State senate passes bill limiting obligation to detain immigrants

Participation in ICE's Secure Communities program would become optional

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A bill that would limit California law enforcement’s cooperation with certain federal immigration policies passed the state Senate Thursday.

The TRUST Act — Transparency and Responsibility Using State Tools — would make it easier for statewide law enforcement agencies to opt out of a program requiring them to detain immigrants who have not committed felonies or other serious crimes for U.S. Immigration and Customs Enforcement.

The bill was originally introduced last year by Assemblymember Tom Ammiano, D-San Francisco, and passed by both the California State Assembly and the Senate Public Safety Committee. The current act, heavily amended since it was originally introduced, was written in response to a controversial program launched through ICE in 2008 called Secure Communities.

“I think it will be something that will hopefully lessen the fear in immigrant communities,” said Aarti Kohli, senior fellow at the Chief Justice Earl Warren Institute on Law and Social Policy at the UC Berkeley School of Law. “There’s a lot of fear that interacting with local police will lead to deportation.”

Through Secure Communities, detainees’ fingerprints are run through the federal database, which then sends the data to ICE even if the person has no criminal history. If there is a fingerprint match, ICE would review databases to determine if the individual is removable.

According to Tiffany Mok, a legislative advocate for the American Civil Liberties Union, local law enforcement usually holds an individual for up to 48 hours while waiting for an ICE detainer.

But two weeks ago, the Berkeley Police Department announced it will not honor its agreement with ICE to hold illegal immigrants who are being detained for minor offenses.

Berkeley City Council voted to send the policy to the city manager to review specifics of what qualifies as a criminal act. The policy will be presented to the council again in September, when, according to Councilmember Jesse Arreguin, it is likely to pass.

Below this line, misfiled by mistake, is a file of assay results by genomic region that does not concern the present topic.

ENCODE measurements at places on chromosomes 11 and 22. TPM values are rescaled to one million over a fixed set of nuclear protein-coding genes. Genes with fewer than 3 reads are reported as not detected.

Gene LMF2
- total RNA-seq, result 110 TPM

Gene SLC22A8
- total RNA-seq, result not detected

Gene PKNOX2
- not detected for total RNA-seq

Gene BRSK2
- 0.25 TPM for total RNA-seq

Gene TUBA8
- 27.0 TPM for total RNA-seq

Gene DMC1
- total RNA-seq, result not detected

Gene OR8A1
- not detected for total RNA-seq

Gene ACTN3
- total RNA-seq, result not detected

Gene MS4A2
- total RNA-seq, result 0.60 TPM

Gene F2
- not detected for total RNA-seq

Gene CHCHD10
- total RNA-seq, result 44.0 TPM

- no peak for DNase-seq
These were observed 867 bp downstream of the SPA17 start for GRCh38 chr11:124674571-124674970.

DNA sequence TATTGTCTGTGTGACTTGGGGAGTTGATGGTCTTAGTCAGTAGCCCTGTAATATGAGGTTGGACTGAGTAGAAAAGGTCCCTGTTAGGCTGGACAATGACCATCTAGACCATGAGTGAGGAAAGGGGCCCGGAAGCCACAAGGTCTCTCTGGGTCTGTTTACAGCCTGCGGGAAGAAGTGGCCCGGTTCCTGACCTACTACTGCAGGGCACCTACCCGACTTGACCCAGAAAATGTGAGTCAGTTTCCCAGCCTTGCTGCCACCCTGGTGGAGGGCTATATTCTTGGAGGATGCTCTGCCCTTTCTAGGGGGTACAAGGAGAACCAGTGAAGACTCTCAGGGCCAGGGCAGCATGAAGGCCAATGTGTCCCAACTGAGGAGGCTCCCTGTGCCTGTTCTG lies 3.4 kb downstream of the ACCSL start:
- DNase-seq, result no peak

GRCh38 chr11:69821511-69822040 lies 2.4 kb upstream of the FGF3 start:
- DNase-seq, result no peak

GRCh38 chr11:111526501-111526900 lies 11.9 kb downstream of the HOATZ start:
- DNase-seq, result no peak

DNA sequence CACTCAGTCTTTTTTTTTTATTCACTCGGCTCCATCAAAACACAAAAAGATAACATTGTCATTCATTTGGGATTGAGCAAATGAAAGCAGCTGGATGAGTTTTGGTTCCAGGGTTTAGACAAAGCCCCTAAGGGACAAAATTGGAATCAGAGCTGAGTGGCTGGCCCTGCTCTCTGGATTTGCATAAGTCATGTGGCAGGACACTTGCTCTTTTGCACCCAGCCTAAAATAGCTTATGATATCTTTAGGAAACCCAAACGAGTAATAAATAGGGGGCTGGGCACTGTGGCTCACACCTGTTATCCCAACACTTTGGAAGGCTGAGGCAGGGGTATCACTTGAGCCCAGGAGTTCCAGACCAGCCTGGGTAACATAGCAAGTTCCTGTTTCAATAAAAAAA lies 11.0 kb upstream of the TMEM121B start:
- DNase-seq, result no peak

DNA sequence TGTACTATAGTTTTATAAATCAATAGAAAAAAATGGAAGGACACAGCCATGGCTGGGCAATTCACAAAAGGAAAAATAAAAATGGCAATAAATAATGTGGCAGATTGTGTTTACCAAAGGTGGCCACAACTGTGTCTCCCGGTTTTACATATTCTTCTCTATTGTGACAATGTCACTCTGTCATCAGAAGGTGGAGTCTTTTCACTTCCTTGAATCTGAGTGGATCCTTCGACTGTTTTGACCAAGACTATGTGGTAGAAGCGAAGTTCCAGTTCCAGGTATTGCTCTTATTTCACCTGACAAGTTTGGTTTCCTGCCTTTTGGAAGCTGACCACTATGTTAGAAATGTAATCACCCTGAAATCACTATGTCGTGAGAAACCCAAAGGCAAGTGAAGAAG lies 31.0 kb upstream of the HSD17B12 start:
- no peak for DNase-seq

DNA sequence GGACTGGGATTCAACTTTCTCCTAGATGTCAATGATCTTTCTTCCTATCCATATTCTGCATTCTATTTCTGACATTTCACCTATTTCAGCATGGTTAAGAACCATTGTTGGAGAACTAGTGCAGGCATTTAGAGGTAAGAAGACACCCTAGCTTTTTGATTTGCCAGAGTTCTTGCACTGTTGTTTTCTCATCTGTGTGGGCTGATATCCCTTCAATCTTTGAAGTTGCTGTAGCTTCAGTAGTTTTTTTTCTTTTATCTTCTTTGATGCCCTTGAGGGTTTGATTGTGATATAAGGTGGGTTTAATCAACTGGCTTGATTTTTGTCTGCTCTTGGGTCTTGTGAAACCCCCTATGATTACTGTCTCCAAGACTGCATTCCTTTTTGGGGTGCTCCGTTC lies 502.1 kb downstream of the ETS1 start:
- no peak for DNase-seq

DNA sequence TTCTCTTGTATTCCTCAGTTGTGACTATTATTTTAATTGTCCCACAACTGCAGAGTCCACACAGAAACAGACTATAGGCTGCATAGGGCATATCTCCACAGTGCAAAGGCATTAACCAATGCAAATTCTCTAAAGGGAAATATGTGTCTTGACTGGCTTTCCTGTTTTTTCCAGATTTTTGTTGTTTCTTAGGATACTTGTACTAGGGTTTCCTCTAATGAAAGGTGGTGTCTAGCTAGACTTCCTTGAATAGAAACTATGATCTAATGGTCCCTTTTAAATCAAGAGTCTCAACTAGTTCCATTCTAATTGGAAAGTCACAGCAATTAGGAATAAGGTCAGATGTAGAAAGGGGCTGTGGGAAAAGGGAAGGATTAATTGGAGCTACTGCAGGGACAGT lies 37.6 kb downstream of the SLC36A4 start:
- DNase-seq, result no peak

If the TRUST Act is passed, Berkeley’s policy will work concurrently on a citywide level.

“Over 70 percent who have been deported were convicted of low-level crimes,” Arreguin said. “We’re not going to hand them to ICE … The TRUST Act is a really important bill to ensure justice and fairness. It balances policies to protect public safety with the need to make sure our immigrant communities are not being targeted.”

The bill is also known as the “anti-Arizona law,” in reference to the Arizona law allowing police in Arizona to investigate an individual’s citizenship based on “reasonable suspicion.”

“(The) vote signals to the nation that California cannot afford to be another Arizona,” Ammiano said in a press release.

Berkeley council members also rallied in opposition by voting to boycott businesses headquartered in Arizona and have continued to uphold the resolution since 2010.

“(The boycott) is to send a message to the governor of Arizona that these policies that criminalize immigrants, that promote racial profiling, that really create fear and division in the community, are the wrong ways to go,” Arreguin said.

However, other groups, such as the California State Sheriffs’ Association and the Center for Immigration Studies, have been critical of the legislation.

According to Jessica Vaughan, director of policy studies at the Center for Immigration Studies in Washington, D.C., the act is based on many faulty misconceptions and would make it harder for local police and federal authorities to remove criminals.

“It’s a big mistake to pick and choose which criminal aliens are going to be held for ICE,” Vaughan said. “It makes much more sense for ICE to make that decision based on what they know about the immigrant’s background.”

According to Vaughan, in many cases, illegal immigrants still have due process and are entitled to make their case before an immigration judge.

The bill will go back to the state Assembly for a concurrence vote after summer recess ends in August, and then to Gov. Jerry Brown for a final decision.

“The most important thing now is contacting the governor and urging him to sign the bill,” Arreguin said.